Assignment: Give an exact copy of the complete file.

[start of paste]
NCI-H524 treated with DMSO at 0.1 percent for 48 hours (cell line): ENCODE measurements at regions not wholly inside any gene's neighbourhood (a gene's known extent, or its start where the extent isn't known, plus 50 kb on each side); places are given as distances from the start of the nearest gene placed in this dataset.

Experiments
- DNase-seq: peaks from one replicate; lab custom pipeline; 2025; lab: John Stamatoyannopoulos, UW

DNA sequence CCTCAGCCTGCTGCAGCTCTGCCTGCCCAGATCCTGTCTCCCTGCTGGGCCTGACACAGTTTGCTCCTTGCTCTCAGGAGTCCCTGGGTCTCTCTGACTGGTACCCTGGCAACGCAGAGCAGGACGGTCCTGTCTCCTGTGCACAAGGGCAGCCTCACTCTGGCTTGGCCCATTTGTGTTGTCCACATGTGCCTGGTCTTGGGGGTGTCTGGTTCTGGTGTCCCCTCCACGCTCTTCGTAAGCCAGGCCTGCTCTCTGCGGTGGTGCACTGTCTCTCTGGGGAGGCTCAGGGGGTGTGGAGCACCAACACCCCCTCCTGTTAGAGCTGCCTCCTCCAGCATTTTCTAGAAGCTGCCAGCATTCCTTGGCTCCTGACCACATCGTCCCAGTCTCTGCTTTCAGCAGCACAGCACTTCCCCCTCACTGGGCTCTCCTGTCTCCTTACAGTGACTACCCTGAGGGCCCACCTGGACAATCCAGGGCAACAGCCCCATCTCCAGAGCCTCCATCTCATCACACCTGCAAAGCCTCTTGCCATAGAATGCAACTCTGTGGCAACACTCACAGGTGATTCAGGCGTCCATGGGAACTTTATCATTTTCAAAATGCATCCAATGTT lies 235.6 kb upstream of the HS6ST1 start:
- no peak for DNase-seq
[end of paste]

NCI-H524 treated with DMSO at 0.1 percent for 48 hours (cell line): ENCODE measurements at regions not wholly inside any gene's neighbourhood (a gene's known extent, or its start where the extent isn't known, plus 50 kb on each side); places are given as distances from the start of the nearest gene placed in this dataset.

Experiments
- DNase-seq: peaks from one replicate; lab custom pipeline; 2025; lab: John Stamatoyannopoulos, UW

DNA sequence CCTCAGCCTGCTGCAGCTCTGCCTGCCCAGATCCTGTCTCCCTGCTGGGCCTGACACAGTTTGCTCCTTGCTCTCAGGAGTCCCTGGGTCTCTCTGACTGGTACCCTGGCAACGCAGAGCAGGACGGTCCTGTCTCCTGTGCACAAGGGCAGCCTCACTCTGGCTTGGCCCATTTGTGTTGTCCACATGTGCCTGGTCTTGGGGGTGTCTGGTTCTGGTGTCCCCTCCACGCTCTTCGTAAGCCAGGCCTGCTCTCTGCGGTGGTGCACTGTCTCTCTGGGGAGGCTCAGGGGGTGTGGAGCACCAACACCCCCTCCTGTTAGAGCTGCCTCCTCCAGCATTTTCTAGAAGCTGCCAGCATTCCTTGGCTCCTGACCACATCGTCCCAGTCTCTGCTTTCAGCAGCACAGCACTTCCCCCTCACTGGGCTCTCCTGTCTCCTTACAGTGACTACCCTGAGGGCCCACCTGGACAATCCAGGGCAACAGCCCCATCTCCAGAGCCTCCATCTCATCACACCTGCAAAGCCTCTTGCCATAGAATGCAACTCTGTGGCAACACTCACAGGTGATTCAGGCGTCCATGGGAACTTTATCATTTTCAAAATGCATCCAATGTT lies 235.6 kb upstream of the HS6ST1 start:
- no peak for DNase-seq